Emotions and the research interview: What hospice workers can teach us

Cindy L. Cain

Research output: Contribution to journalReview articlepeer-review

10 Scopus citations

Abstract

Interviewing about death and loss can bring up unexpected emotions for respondents and interviewers. Positivist social scientifi c research methods often either ignore the emotions of the researcher, or argue that emotional expressions are to be avoided in research, even when the topic is thought to inspire intense feelings - like death and dying. This article argues for taking an alternative position toward emotions in death and dying research. Using data from over two years of participant observation and 34 semi-structured interviews with hospice workers, I illustrate one potential way to productively and ethically share emotions during a research interview. This approach includes learning and being open to the 'moderated cry', which involves minimal tears, the absence of sobbing, and an overt acknowledgment of the emotional reaction. This article illustrates the ways respondents in this research used the moderated cry as well as the value of reconsidering prohibitions on emotions in research.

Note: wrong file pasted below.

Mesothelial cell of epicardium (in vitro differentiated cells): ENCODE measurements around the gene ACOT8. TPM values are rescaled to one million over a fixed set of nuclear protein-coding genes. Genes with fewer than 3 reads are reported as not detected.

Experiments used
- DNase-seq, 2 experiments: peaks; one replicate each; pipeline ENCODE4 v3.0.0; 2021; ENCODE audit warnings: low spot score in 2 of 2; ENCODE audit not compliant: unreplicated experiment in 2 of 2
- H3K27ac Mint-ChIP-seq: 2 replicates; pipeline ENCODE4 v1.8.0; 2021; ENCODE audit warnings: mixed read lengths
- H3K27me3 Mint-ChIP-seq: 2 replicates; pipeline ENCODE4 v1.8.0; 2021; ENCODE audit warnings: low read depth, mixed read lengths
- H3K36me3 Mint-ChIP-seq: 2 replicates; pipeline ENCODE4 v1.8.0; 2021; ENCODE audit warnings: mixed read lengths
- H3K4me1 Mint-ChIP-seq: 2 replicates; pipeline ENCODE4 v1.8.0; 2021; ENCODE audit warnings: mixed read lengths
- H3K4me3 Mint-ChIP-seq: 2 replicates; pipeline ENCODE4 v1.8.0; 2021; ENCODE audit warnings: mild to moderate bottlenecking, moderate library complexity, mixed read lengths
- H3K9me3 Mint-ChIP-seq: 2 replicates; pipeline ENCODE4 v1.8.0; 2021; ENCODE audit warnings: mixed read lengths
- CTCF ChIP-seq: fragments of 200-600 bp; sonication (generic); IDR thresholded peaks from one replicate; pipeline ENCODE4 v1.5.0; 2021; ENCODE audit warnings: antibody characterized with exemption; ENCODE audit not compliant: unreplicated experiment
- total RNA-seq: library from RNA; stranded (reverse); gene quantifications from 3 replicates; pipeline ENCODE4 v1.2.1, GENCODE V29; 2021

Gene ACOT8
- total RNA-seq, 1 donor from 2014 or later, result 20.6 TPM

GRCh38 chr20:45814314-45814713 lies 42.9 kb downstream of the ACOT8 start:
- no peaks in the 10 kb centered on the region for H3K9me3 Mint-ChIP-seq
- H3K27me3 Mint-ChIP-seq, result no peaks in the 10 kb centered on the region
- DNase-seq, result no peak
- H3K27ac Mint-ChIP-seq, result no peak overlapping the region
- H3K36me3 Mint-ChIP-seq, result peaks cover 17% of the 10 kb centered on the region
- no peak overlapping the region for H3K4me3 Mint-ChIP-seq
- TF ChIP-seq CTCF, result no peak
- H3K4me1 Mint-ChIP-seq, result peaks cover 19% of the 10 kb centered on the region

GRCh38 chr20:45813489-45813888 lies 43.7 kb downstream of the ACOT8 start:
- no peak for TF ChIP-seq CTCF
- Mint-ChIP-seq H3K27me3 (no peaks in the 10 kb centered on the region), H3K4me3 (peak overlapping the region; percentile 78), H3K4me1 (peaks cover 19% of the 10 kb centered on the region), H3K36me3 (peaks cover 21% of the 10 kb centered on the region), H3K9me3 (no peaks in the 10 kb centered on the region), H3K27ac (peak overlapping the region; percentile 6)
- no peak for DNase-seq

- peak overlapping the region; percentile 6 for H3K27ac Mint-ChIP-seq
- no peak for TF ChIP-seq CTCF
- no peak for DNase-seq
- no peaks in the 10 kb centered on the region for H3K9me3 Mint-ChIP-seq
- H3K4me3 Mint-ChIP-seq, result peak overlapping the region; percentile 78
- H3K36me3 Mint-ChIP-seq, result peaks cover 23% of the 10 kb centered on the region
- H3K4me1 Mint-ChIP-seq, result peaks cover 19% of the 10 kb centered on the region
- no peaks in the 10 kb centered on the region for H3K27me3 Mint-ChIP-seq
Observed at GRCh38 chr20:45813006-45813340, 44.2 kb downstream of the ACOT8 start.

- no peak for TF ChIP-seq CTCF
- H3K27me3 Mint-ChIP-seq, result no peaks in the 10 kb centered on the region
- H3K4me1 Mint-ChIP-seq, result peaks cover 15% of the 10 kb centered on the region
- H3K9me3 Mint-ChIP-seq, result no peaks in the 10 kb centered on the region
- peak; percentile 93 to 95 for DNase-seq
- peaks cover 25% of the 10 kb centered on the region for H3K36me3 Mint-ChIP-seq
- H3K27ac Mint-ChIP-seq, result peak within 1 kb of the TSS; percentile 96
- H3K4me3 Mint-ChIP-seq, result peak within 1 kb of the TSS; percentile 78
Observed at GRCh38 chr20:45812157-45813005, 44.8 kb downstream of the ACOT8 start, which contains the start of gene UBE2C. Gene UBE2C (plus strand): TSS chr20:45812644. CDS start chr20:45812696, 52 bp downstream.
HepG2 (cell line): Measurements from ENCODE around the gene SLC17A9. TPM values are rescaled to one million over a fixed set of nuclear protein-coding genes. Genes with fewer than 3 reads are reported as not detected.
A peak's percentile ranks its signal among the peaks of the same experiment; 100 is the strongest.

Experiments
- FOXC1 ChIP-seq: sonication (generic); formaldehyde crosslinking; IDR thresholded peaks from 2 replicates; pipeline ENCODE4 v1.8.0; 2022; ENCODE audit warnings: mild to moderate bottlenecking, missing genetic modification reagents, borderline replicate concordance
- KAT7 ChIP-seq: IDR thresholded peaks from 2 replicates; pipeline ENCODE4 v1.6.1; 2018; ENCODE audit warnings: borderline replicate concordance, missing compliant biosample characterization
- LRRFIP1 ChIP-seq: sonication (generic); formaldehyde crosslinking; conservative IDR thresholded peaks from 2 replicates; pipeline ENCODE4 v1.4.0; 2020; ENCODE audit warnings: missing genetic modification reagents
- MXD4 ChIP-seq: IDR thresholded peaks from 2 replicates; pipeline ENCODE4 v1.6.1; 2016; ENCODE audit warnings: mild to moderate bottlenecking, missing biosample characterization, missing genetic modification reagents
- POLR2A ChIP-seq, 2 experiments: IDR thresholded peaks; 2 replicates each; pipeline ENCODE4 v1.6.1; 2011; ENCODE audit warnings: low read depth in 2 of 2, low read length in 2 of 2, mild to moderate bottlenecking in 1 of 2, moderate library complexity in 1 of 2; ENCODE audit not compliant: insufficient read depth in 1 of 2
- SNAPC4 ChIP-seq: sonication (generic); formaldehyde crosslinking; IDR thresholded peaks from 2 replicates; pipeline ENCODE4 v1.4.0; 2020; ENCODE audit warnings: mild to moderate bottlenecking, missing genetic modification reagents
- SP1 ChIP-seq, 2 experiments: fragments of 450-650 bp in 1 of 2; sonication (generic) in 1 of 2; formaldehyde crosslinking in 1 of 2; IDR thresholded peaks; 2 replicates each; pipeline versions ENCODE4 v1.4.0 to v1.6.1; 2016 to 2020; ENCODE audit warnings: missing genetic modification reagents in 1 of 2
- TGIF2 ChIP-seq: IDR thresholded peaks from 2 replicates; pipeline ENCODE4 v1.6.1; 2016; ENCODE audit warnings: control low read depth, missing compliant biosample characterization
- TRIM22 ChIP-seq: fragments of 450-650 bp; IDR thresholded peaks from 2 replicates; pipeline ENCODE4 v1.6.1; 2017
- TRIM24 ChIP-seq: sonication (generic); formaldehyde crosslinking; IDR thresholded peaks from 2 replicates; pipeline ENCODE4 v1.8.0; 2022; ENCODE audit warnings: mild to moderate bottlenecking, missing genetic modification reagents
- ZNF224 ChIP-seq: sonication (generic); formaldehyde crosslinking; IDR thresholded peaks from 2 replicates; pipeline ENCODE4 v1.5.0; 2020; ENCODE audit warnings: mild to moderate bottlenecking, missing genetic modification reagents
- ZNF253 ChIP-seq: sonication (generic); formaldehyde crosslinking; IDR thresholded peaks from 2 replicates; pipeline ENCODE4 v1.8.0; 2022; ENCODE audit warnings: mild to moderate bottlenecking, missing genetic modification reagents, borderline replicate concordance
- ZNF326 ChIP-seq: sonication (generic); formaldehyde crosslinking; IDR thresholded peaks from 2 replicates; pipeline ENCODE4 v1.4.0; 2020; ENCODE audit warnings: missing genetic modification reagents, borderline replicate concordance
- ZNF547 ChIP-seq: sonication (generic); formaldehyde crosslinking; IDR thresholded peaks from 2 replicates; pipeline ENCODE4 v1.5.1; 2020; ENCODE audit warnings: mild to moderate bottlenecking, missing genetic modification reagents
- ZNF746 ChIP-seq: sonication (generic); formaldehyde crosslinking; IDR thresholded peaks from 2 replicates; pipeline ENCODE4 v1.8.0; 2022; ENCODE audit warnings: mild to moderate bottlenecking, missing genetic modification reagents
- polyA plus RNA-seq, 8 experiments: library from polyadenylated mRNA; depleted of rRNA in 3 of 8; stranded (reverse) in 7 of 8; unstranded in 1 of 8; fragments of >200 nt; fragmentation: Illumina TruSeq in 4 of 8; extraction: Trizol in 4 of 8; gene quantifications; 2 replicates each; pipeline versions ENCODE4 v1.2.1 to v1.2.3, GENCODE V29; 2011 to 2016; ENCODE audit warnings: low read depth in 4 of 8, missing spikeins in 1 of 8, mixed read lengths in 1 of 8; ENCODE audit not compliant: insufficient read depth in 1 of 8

Original languageEnglish (US)
Pages (from-to)396-405
Number of pages10
JournalHealth Sociology Review
Volume21
Issue number4
DOIs
StatePublished - Dec 1 2012

Keywords

  • Death and dying
  • Emotions
  • Ethical research
  • Interviewing
  • Qualitative methods
  • Sociology

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